AMSTERDAM, October 25, 1781—wrote to congress—“I see in the London Courant which arrived to day, an advertisement of a translation into English, of the address to the people of the Netherlands: so that this work is likely to be translated into all languages and read by all the world; notwithstanding the placards against it. I have before sent that of Utrecht: that of Holland is as follows. The...
Amsterdam, December 1, 1781—wrote to Major Jackson: “Last night I received your letter of the 12th of November, and am very sorry to find that you were not likely to sail as you expected. My dear Mrs. Adams, who has heard that Charles is coming home in Gillon, has a thousand anxieties about him, which will increase every moment until his arrival. But when we trust ourselves to wind and waves...
Mr. Bristed, in his Hints, p. 389 to 413, has published some account of an affair which he says John Adams quashed. Whether this is a reproach or an honor, the public will judge from the Documents. On the 25th of August, 1798, I received at Quincy, the following Letter from the Secretary of State. (No. I.) Trenton, August 21, 1798. Sir—I enclose a letter which I received last evening, under...
(No VII.) Mr. President—Permit me to address to you, partriplicata, a copy of my despatch of the 24th of March 1798, which Mr. Caro, my compatriot, has had the honor of transmitting to your excellency from Falmouth, the 10th of May following. The object being of the highest importance, and the accidents of war having possibly prevented the arrival of the two former, it has appeared to me...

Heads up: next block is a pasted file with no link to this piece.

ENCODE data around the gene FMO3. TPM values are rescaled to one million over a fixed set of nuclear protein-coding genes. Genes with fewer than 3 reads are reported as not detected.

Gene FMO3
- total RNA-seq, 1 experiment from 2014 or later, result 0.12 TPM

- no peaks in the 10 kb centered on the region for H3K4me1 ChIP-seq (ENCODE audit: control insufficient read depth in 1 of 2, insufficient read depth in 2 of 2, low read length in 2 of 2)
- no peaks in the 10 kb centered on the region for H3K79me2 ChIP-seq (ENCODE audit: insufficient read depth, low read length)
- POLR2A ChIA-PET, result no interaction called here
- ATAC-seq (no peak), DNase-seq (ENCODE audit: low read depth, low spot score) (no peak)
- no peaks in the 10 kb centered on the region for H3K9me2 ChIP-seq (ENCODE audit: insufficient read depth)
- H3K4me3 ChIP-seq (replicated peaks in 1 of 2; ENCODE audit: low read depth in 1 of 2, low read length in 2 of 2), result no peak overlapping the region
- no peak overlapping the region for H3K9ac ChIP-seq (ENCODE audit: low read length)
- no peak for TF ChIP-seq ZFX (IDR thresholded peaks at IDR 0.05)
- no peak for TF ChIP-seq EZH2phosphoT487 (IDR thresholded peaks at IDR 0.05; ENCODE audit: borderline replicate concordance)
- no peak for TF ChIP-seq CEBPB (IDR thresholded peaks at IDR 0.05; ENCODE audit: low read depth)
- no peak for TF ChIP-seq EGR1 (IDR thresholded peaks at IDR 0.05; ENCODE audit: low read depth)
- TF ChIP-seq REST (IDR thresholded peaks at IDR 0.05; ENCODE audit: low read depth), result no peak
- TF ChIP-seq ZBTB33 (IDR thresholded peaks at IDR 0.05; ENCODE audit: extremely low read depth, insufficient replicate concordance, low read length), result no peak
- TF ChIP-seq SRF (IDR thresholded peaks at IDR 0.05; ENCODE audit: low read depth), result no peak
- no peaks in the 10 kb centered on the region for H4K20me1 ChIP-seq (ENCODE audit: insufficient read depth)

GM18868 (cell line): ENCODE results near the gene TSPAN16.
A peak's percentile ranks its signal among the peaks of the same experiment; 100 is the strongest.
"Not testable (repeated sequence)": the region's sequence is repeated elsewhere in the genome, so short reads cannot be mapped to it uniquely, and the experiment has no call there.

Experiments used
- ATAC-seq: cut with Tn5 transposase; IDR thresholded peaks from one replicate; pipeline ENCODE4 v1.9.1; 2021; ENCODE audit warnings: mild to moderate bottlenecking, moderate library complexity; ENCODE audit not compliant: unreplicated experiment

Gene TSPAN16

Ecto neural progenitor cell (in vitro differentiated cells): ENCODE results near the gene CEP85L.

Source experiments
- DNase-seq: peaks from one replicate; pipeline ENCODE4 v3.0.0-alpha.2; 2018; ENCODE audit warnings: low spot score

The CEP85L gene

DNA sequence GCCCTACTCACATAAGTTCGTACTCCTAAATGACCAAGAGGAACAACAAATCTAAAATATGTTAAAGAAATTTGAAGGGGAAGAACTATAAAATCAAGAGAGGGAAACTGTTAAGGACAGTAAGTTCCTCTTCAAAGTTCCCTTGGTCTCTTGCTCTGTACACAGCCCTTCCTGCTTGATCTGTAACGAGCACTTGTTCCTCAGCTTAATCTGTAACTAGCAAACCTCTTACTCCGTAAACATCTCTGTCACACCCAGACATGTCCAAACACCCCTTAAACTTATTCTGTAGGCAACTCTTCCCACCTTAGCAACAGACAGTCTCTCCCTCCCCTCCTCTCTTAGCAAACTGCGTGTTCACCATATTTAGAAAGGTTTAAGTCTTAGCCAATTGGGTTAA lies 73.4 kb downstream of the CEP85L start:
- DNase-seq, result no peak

What can I say to my Friend in return for his Letter of 26th of April? My Grief for the Melancholy Fate of my Friend John is only equalled by My Sympathy with his amiable Family. In the midst of Grief remember Mercy. Richard remains to you as well as another Son, and several Daughters who do honor to their Parents and their Country. Oh that John had imitated the Example of his Father, and...
I received from our Quincy Stage under the direction of Mr Thayer a Box of Scions from The Endicott Pear Tree, carefully preserved and in admirable order for which I pray you accept my best Thanks. I have engrafted a number of Stocks which have taken very well according to their present appearance, and have distributed others to several Gentlemen in this and the Neighbouring, Towns. Mr Norton...